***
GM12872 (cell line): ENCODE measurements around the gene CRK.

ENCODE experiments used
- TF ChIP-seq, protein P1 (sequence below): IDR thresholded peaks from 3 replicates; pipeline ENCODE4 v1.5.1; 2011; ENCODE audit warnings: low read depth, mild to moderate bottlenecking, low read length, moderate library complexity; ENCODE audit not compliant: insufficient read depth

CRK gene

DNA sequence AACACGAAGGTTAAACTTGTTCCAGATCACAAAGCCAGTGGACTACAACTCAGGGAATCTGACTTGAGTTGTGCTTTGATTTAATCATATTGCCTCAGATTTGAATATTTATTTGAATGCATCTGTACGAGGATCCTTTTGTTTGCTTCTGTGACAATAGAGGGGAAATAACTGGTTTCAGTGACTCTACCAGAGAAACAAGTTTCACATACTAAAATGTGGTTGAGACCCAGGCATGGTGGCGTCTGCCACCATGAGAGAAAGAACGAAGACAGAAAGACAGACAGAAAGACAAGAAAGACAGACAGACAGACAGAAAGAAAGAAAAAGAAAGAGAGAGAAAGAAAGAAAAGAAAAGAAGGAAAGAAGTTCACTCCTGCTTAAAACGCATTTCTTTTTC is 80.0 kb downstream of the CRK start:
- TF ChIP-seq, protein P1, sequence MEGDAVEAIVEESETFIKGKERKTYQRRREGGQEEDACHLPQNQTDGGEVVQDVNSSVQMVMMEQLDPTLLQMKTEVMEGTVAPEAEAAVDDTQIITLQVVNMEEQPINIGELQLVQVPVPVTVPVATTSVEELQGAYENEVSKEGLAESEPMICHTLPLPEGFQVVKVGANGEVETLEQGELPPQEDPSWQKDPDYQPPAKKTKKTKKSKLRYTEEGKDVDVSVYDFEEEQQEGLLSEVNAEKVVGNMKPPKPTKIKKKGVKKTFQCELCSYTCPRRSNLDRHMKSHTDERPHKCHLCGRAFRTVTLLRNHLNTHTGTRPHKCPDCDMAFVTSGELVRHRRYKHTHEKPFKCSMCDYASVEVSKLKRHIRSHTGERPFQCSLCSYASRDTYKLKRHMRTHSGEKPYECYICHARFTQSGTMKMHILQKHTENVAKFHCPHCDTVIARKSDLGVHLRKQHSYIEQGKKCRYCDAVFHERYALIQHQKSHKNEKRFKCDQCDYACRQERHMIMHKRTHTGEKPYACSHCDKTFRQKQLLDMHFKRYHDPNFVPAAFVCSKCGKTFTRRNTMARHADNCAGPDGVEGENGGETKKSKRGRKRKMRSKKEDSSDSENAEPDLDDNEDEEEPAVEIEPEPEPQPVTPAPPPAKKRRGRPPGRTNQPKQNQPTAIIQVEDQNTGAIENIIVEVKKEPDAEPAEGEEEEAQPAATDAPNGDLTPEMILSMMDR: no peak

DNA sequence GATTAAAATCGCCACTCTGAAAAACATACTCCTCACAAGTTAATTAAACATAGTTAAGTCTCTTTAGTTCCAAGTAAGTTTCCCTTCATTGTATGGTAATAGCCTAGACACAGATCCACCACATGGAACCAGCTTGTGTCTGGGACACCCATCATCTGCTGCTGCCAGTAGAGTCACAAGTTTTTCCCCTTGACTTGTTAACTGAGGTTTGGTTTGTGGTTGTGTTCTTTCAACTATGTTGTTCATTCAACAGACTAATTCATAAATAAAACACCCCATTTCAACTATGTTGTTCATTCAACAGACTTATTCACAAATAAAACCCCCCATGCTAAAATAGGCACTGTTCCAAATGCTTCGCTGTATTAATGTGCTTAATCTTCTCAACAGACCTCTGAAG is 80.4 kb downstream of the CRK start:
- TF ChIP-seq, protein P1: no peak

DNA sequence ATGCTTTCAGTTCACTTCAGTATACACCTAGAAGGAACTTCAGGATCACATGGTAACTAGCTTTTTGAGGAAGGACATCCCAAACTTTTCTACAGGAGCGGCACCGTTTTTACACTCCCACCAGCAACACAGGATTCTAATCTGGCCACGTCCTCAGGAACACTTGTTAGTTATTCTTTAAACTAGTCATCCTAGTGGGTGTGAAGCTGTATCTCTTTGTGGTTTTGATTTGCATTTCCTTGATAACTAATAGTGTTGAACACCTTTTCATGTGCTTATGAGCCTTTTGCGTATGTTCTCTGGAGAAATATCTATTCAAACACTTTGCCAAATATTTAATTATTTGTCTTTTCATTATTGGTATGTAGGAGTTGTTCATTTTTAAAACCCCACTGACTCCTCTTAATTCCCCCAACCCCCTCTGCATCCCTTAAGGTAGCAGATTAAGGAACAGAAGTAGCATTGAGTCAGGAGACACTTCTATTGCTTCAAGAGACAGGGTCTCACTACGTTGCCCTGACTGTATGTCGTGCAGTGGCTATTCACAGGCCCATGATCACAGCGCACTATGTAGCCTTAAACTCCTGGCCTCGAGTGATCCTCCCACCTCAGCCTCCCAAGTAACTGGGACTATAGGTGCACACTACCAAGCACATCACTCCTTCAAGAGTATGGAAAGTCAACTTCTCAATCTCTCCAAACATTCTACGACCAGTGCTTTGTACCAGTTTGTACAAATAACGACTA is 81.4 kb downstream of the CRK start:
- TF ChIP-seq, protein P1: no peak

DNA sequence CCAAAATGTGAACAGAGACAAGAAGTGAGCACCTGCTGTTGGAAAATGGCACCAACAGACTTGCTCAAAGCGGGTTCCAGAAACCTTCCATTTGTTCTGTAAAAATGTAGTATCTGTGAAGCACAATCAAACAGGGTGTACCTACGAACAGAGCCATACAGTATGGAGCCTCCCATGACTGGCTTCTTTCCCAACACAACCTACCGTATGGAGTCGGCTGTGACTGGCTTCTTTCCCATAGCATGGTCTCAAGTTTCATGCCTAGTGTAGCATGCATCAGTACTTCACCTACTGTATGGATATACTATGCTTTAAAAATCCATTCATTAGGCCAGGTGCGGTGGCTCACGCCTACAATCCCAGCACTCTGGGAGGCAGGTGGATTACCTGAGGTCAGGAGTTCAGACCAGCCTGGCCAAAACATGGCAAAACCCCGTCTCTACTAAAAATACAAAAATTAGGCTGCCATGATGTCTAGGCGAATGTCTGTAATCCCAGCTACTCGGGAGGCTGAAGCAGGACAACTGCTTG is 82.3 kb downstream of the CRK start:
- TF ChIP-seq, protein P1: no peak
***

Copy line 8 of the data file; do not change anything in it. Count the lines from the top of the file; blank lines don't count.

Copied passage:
- TF ChIP-seq, protein P1: no peak